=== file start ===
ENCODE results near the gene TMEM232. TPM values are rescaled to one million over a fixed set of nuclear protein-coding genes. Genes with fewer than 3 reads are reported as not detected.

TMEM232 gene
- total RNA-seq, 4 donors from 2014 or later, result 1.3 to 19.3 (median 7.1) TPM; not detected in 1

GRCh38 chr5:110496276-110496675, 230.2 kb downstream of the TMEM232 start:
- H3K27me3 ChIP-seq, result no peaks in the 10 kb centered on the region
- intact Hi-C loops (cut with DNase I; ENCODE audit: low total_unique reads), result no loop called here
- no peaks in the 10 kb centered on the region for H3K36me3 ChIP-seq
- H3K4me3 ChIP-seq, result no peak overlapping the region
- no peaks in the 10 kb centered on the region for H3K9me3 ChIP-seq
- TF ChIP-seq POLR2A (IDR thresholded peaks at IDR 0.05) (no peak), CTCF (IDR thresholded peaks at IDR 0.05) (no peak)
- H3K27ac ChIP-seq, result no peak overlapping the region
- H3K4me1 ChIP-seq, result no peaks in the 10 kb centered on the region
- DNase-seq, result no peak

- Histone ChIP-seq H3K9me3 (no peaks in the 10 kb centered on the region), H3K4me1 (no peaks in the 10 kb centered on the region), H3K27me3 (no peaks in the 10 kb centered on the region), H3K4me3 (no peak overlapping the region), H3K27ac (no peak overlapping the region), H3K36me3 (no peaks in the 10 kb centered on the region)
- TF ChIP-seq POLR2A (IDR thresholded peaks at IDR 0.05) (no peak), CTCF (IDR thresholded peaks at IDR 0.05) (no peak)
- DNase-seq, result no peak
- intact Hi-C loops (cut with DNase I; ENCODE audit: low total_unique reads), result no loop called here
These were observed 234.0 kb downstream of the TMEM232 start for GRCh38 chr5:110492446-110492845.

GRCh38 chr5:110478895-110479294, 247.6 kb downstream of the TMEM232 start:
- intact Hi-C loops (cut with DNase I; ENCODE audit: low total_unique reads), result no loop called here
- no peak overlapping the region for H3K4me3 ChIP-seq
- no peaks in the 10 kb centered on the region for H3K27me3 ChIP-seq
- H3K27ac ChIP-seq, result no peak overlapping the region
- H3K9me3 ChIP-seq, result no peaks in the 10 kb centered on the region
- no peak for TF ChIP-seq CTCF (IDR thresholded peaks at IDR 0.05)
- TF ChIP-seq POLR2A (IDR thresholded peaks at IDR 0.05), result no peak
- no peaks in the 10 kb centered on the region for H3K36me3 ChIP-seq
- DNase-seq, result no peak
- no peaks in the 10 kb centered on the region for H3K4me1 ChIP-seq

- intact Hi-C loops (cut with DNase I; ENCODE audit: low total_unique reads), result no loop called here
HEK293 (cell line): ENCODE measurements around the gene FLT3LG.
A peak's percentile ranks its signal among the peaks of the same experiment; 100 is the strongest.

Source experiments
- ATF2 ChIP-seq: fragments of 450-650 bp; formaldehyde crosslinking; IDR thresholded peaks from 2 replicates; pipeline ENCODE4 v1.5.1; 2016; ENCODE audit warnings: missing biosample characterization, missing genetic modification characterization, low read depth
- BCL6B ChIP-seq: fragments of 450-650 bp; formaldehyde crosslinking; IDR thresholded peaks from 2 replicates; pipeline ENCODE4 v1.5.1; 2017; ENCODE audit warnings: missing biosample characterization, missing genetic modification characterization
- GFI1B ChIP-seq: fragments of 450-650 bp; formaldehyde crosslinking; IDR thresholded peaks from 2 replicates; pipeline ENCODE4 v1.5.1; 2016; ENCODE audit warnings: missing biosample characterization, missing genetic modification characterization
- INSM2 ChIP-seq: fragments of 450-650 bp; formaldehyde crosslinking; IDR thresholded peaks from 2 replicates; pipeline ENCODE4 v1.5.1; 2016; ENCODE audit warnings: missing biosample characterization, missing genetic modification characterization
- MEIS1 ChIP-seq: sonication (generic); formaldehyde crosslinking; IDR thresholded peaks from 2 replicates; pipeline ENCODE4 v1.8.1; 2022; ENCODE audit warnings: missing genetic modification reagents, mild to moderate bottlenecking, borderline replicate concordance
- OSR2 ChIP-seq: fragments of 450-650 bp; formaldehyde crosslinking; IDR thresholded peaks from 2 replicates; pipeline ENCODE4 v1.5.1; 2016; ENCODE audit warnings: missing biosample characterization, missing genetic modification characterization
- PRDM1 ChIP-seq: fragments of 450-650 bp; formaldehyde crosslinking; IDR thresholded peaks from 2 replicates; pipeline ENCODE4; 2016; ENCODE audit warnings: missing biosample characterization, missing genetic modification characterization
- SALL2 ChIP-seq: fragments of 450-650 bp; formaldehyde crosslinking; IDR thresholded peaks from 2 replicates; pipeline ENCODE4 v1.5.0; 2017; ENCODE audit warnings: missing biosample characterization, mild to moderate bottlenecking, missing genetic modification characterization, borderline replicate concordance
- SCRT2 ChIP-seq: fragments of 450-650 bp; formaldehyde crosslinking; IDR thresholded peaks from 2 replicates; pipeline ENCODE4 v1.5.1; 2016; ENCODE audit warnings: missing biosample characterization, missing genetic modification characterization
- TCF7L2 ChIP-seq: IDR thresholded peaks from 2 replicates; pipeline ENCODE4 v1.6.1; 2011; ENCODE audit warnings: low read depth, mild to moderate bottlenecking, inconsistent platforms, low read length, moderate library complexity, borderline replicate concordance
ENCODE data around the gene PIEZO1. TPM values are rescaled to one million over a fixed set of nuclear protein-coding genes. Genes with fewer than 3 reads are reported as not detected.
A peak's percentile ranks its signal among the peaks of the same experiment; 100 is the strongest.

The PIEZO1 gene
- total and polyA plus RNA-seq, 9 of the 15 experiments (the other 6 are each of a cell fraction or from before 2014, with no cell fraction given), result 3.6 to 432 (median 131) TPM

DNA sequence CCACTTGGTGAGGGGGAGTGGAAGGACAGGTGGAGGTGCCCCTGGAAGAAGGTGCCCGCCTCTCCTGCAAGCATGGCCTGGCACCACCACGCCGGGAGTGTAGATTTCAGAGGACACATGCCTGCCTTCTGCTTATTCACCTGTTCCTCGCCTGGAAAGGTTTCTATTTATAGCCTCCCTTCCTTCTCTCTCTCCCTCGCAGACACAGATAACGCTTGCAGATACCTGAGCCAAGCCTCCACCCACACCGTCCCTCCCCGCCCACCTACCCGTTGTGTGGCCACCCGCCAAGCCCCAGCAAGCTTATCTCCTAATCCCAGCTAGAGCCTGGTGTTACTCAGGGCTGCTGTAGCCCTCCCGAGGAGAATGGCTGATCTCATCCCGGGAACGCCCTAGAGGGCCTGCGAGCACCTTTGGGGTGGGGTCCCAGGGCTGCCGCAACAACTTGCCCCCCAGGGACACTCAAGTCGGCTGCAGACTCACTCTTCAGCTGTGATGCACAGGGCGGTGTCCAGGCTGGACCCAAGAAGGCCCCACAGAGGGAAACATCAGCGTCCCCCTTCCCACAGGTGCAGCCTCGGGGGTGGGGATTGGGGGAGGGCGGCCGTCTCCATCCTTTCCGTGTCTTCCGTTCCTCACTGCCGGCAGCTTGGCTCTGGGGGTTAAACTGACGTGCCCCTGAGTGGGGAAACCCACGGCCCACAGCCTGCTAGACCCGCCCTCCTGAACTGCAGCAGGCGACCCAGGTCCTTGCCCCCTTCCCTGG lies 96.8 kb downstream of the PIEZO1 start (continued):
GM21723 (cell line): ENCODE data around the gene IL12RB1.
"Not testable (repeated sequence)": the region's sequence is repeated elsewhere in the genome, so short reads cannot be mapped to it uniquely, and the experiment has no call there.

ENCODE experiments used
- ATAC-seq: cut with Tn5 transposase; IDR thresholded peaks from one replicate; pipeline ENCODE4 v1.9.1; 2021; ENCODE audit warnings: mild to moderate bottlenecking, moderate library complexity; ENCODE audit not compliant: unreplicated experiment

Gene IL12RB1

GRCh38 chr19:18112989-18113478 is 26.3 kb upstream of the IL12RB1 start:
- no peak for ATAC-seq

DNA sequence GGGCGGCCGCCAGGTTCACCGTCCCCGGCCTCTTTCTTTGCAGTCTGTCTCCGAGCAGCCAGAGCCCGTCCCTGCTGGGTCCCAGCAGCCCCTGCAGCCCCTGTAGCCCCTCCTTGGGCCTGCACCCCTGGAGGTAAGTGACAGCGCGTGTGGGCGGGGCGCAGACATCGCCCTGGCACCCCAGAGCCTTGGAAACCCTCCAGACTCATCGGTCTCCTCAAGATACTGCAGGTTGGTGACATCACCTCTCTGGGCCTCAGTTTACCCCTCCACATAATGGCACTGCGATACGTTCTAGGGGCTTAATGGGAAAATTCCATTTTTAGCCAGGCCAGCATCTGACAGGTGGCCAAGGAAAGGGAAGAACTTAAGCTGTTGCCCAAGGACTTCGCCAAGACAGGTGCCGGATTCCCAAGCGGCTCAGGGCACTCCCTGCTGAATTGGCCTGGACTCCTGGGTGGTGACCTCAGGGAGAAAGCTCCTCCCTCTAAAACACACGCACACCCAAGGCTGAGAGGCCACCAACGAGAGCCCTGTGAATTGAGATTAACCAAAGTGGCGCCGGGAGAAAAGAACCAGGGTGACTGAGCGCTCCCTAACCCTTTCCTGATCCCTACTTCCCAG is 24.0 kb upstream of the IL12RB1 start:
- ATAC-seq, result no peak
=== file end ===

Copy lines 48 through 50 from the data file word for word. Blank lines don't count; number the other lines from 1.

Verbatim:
DNA sequence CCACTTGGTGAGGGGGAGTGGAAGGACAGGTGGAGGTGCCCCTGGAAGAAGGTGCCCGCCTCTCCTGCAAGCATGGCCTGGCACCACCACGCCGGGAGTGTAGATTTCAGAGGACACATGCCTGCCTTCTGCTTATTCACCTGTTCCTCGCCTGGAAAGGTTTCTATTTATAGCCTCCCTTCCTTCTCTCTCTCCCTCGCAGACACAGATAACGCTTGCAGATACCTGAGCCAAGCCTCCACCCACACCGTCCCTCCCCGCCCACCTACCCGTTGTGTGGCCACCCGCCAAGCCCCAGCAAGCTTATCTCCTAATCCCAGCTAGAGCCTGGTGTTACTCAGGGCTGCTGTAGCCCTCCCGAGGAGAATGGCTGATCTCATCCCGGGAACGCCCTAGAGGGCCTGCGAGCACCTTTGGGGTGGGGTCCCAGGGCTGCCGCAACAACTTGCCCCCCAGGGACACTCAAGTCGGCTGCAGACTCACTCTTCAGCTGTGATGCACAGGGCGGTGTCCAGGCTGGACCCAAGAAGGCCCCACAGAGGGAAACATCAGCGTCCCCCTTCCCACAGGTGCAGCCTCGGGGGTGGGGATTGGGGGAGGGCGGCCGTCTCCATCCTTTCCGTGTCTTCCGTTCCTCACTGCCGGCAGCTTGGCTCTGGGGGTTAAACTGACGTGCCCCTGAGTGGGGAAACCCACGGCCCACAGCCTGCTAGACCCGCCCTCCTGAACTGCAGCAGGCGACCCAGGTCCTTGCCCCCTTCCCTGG lies 96.8 kb downstream of the PIEZO1 start (continued):
GM21723 (cell line): ENCODE data around the gene IL12RB1.
"Not testable (repeated sequence)": the region's sequence is repeated elsewhere in the genome, so short reads cannot be mapped to it uniquely, and the experiment has no call there.